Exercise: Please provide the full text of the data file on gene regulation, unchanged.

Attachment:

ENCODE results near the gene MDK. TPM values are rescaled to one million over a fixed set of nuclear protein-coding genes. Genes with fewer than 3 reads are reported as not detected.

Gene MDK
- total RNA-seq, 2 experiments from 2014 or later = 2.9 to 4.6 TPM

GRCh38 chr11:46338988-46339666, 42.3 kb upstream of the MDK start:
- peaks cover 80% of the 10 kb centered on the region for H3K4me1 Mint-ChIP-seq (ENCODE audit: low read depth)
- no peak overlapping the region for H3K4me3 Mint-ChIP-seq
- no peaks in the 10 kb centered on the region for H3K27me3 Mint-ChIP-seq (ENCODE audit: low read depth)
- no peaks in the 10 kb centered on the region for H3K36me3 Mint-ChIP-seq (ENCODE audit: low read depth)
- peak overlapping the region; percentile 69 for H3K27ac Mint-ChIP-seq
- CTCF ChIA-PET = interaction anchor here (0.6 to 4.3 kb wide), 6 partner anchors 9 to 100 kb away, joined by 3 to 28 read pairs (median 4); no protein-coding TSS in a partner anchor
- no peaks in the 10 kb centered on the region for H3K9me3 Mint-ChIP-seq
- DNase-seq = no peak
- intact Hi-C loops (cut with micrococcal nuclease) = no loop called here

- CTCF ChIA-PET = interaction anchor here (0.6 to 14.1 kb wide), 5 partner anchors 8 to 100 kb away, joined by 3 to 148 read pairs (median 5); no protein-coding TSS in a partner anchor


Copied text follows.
ENCODE results near the gene MDK. TPM values are rescaled to one million over a fixed set of nuclear protein-coding genes. Genes with fewer than 3 reads are reported as not detected.

Gene MDK
- total RNA-seq, 2 experiments from 2014 or later = 2.9 to 4.6 TPM

GRCh38 chr11:46338988-46339666, 42.3 kb upstream of the MDK start:
- peaks cover 80% of the 10 kb centered on the region for H3K4me1 Mint-ChIP-seq (ENCODE audit: low read depth)
- no peak overlapping the region for H3K4me3 Mint-ChIP-seq
- no peaks in the 10 kb centered on the region for H3K27me3 Mint-ChIP-seq (ENCODE audit: low read depth)
- no peaks in the 10 kb centered on the region for H3K36me3 Mint-ChIP-seq (ENCODE audit: low read depth)
- peak overlapping the region; percentile 69 for H3K27ac Mint-ChIP-seq
- CTCF ChIA-PET = interaction anchor here (0.6 to 4.3 kb wide), 6 partner anchors 9 to 100 kb away, joined by 3 to 28 read pairs (median 4); no protein-coding TSS in a partner anchor
- no peaks in the 10 kb centered on the region for H3K9me3 Mint-ChIP-seq
- DNase-seq = no peak
- intact Hi-C loops (cut with micrococcal nuclease) = no loop called here

- CTCF ChIA-PET = interaction anchor here (0.6 to 14.1 kb wide), 5 partner anchors 8 to 100 kb away, joined by 3 to 148 read pairs (median 5); no protein-coding TSS in a partner anchor